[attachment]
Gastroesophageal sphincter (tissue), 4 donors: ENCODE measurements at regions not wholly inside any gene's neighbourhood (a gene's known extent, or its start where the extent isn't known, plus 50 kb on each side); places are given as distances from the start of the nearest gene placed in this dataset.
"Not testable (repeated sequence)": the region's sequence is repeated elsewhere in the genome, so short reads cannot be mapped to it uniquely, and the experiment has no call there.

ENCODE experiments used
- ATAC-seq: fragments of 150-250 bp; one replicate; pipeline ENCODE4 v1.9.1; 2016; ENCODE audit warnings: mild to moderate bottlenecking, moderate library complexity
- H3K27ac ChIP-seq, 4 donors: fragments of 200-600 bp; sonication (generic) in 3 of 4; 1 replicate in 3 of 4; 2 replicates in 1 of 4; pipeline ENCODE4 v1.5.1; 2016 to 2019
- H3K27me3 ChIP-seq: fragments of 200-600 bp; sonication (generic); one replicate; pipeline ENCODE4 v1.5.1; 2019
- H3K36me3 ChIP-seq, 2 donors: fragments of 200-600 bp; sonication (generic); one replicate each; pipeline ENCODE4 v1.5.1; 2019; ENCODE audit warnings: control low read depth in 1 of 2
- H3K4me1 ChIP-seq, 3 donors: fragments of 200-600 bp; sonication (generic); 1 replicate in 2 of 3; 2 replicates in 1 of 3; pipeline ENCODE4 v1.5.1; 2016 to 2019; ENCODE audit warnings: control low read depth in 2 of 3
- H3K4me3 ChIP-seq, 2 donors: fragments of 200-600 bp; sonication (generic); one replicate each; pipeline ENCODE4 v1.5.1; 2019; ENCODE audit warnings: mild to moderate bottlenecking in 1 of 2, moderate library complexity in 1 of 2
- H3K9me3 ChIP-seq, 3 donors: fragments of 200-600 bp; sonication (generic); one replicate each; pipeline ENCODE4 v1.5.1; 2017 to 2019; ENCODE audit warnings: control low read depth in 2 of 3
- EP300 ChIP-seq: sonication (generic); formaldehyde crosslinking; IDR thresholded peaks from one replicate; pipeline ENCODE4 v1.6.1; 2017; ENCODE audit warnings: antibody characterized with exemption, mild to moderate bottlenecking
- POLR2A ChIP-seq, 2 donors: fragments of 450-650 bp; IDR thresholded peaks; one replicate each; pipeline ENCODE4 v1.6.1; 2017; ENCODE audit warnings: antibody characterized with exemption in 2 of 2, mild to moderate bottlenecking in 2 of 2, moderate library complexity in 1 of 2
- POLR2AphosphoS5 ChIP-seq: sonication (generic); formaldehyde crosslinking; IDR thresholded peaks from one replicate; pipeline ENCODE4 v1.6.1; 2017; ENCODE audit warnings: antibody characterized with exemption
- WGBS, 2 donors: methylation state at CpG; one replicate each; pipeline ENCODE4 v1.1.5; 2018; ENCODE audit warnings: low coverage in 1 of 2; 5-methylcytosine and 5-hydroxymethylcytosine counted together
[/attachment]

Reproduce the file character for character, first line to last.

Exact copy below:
Gastroesophageal sphincter (tissue), 4 donors: ENCODE measurements at regions not wholly inside any gene's neighbourhood (a gene's known extent, or its start where the extent isn't known, plus 50 kb on each side); places are given as distances from the start of the nearest gene placed in this dataset.
"Not testable (repeated sequence)": the region's sequence is repeated elsewhere in the genome, so short reads cannot be mapped to it uniquely, and the experiment has no call there.

ENCODE experiments used
- ATAC-seq: fragments of 150-250 bp; one replicate; pipeline ENCODE4 v1.9.1; 2016; ENCODE audit warnings: mild to moderate bottlenecking, moderate library complexity
- H3K27ac ChIP-seq, 4 donors: fragments of 200-600 bp; sonication (generic) in 3 of 4; 1 replicate in 3 of 4; 2 replicates in 1 of 4; pipeline ENCODE4 v1.5.1; 2016 to 2019
- H3K27me3 ChIP-seq: fragments of 200-600 bp; sonication (generic); one replicate; pipeline ENCODE4 v1.5.1; 2019
- H3K36me3 ChIP-seq, 2 donors: fragments of 200-600 bp; sonication (generic); one replicate each; pipeline ENCODE4 v1.5.1; 2019; ENCODE audit warnings: control low read depth in 1 of 2
- H3K4me1 ChIP-seq, 3 donors: fragments of 200-600 bp; sonication (generic); 1 replicate in 2 of 3; 2 replicates in 1 of 3; pipeline ENCODE4 v1.5.1; 2016 to 2019; ENCODE audit warnings: control low read depth in 2 of 3
- H3K4me3 ChIP-seq, 2 donors: fragments of 200-600 bp; sonication (generic); one replicate each; pipeline ENCODE4 v1.5.1; 2019; ENCODE audit warnings: mild to moderate bottlenecking in 1 of 2, moderate library complexity in 1 of 2
- H3K9me3 ChIP-seq, 3 donors: fragments of 200-600 bp; sonication (generic); one replicate each; pipeline ENCODE4 v1.5.1; 2017 to 2019; ENCODE audit warnings: control low read depth in 2 of 3
- EP300 ChIP-seq: sonication (generic); formaldehyde crosslinking; IDR thresholded peaks from one replicate; pipeline ENCODE4 v1.6.1; 2017; ENCODE audit warnings: antibody characterized with exemption, mild to moderate bottlenecking
- POLR2A ChIP-seq, 2 donors: fragments of 450-650 bp; IDR thresholded peaks; one replicate each; pipeline ENCODE4 v1.6.1; 2017; ENCODE audit warnings: antibody characterized with exemption in 2 of 2, mild to moderate bottlenecking in 2 of 2, moderate library complexity in 1 of 2
- POLR2AphosphoS5 ChIP-seq: sonication (generic); formaldehyde crosslinking; IDR thresholded peaks from one replicate; pipeline ENCODE4 v1.6.1; 2017; ENCODE audit warnings: antibody characterized with exemption
- WGBS, 2 donors: methylation state at CpG; one replicate each; pipeline ENCODE4 v1.1.5; 2018; ENCODE audit warnings: low coverage in 1 of 2; 5-methylcytosine and 5-hydroxymethylcytosine counted together